Another rating support is Hong Kong’s sturdy external position. In 2015, it churned out a current account (CA) surplus of HKD74.7 billion, equivalent to 3.1% of GDP, and significantly higher than the previous year’s HKD29.4 billion (1.3% of GDP). It was also higher than the 2.6% average for the 2011-2015 period. Thanks to persistent CA surpluses, Hong Kong has accumulated huge foreign exchange reserves that continue to keep its external position strong. In 2015, the foreign exchange reserves stood at USD358.8 billion. Hong Kong remains a net creditor nation. In 2015, its net external financial assets reached HKD7,588.2 billion, equivalent to 316.6% to GDP. Hong Kong’s gross external debt at end-2015 stood at HKD10,105.0 billion, equivalent to 421.5% of GDP. While this ratio may seem exceedingly high, it is to be expected because Hong Kong is a major financial centre. At end-2015, the aggregate external debt of banks accounted for 65.0% of the total.
The rating takes into account the fact that the property market in Hong Kong remains a large risk. As a result of a demand-supply imbalance, property prices continue to trend upwards. Hong Kong has the world’s least affordable market and there are concerns that the market could be due for a correction soon. In November 2016, the government imposed a 15% stamp duty increase for non-first time buyers to help cool prices. The impact could be mild as mainland money looking for higher investment returns continues to distort the market. As such, the property market remains at risk from a sharp correction in prices. Thanks to the property boom, the stock of household debt has risen to around 70% of nominal GDP, with residential mortgage debt making up around two-thirds. A faster-than-expected US Fed interest rate hike will increase debt service ratios and cause further deterioration of bank asset quality.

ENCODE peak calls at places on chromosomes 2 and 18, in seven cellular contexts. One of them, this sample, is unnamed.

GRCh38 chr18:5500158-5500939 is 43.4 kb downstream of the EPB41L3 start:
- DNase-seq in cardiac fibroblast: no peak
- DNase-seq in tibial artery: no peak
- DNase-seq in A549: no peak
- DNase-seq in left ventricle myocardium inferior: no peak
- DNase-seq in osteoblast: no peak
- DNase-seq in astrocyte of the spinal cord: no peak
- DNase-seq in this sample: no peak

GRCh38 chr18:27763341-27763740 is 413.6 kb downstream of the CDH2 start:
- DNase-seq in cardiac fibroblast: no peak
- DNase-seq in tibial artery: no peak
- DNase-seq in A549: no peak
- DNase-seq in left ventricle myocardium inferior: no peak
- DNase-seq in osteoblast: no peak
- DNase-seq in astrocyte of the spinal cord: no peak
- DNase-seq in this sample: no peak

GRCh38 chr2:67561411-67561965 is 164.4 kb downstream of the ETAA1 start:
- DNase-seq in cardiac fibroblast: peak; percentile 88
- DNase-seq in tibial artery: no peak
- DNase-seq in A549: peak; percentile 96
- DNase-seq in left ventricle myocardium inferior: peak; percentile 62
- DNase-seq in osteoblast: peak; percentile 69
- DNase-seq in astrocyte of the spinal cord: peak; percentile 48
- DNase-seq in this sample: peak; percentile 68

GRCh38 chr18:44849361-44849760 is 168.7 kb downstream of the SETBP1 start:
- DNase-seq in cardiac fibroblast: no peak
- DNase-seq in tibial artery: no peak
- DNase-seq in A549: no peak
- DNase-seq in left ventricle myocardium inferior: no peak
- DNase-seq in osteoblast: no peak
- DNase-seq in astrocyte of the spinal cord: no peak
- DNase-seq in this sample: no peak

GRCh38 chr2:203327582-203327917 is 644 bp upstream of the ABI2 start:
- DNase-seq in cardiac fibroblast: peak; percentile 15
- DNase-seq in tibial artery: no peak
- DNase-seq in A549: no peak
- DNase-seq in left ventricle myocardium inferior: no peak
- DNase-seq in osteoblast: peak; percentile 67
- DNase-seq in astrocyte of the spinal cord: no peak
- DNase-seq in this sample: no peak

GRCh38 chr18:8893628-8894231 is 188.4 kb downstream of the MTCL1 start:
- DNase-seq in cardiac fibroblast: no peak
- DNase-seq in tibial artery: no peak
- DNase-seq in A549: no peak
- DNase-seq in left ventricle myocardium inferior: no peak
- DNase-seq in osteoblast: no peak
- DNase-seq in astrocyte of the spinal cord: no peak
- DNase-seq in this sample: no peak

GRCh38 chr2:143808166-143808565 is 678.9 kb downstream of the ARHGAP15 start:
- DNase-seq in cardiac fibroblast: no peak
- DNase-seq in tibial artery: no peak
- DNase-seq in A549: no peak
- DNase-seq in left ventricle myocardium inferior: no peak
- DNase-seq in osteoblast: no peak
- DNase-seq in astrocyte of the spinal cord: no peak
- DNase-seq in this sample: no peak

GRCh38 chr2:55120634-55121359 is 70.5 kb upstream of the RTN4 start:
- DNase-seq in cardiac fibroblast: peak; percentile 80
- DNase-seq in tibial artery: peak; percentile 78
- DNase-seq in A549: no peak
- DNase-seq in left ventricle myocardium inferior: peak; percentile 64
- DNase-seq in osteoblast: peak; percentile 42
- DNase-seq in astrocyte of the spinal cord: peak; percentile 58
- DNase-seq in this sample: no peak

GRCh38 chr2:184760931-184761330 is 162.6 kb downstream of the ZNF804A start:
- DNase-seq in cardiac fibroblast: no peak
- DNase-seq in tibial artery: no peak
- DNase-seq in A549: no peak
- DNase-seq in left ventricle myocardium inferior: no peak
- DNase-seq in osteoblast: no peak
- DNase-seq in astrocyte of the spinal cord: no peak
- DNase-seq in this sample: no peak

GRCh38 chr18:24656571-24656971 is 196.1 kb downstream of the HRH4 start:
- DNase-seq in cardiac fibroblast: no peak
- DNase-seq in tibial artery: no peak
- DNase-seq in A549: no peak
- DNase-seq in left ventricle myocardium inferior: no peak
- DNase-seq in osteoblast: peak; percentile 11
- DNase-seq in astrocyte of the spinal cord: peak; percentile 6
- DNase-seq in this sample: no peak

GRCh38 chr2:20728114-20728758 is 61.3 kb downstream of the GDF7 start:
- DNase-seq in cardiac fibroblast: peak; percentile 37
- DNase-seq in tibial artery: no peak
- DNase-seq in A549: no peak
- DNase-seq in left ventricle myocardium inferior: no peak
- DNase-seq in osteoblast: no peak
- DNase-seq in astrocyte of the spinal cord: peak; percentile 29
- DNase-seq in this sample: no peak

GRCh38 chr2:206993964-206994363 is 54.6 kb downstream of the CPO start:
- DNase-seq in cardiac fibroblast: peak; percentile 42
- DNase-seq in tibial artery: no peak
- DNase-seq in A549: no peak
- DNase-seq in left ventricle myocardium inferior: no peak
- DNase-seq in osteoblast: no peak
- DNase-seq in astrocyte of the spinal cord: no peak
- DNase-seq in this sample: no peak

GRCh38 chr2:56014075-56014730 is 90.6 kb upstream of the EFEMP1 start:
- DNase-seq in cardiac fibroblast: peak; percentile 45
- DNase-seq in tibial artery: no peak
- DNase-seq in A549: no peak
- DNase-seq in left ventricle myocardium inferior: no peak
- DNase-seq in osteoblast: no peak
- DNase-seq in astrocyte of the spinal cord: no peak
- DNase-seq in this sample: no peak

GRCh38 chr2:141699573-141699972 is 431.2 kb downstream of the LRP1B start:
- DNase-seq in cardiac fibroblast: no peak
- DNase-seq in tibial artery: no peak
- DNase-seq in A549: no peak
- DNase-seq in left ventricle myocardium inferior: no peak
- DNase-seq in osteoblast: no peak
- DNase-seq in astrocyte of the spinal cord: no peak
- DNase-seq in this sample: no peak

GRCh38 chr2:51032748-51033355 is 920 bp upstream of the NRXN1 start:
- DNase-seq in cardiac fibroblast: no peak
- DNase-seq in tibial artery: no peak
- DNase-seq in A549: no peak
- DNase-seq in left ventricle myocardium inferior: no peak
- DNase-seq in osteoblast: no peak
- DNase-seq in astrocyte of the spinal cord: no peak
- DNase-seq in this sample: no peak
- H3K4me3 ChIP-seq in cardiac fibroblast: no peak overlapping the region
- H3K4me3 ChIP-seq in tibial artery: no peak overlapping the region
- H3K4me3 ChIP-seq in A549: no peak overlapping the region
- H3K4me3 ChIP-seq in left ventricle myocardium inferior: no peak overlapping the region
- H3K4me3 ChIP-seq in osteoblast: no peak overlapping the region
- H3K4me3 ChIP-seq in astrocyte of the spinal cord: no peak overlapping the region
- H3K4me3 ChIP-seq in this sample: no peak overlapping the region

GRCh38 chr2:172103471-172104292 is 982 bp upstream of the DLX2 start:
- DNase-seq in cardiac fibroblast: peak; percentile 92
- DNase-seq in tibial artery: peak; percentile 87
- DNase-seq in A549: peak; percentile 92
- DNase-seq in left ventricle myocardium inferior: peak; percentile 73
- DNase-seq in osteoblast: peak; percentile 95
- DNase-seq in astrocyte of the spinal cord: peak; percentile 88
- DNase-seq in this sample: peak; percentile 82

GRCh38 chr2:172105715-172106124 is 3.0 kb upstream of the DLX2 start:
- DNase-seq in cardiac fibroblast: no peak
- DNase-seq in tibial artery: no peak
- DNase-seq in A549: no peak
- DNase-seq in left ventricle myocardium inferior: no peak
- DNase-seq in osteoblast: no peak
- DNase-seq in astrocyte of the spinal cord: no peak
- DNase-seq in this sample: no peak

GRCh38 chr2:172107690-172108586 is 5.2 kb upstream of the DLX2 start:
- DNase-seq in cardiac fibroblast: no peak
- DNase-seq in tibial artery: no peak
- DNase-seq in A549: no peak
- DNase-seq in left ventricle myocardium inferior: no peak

Hong Kong’s rating strengths are also tempered by the territory’s high exposure to mainland China on account of deep economic and financial linkages. A disorderly deleveraging in China could trigger a global contagion, with the expected impact on Hong Kong just across the border to be significant. China continues to face a rising risk of excessive credit, and Hong Kong banks’ mainland-related lending are already seeing some deterioration of asset quality. For example, the classified loan ratio of mainland-related lending of retail banks rose to 0.92% at end-June 2016 from 0.78% at end-December 2015. The China factor also has a political dimension to it. China’s political interference in Hong Kong has led to worsening political polarisation, which could have implications for policymaking. On November 15, two pro-democracy lawmakers were disqualified from the country’s Legislative Council (LegCo) by the High Court and therefore unable to carry out their duties as legislators.
The stable rating outlook reflects MARC’s expectations of continued strong governance and institutions. For example, Hong Kong’s policy management has been sound, and has supported steady economic growth and resilience, and low unemployment despite elevated global financial market volatility. Our stable outlook also reflects the anticipation of continued strong fiscal performance and balance sheet, as well as a sturdy external position. We also assume that there is no disorderly deleveraging in China and that US monetary policy normalisation proceeds at a gradual pace.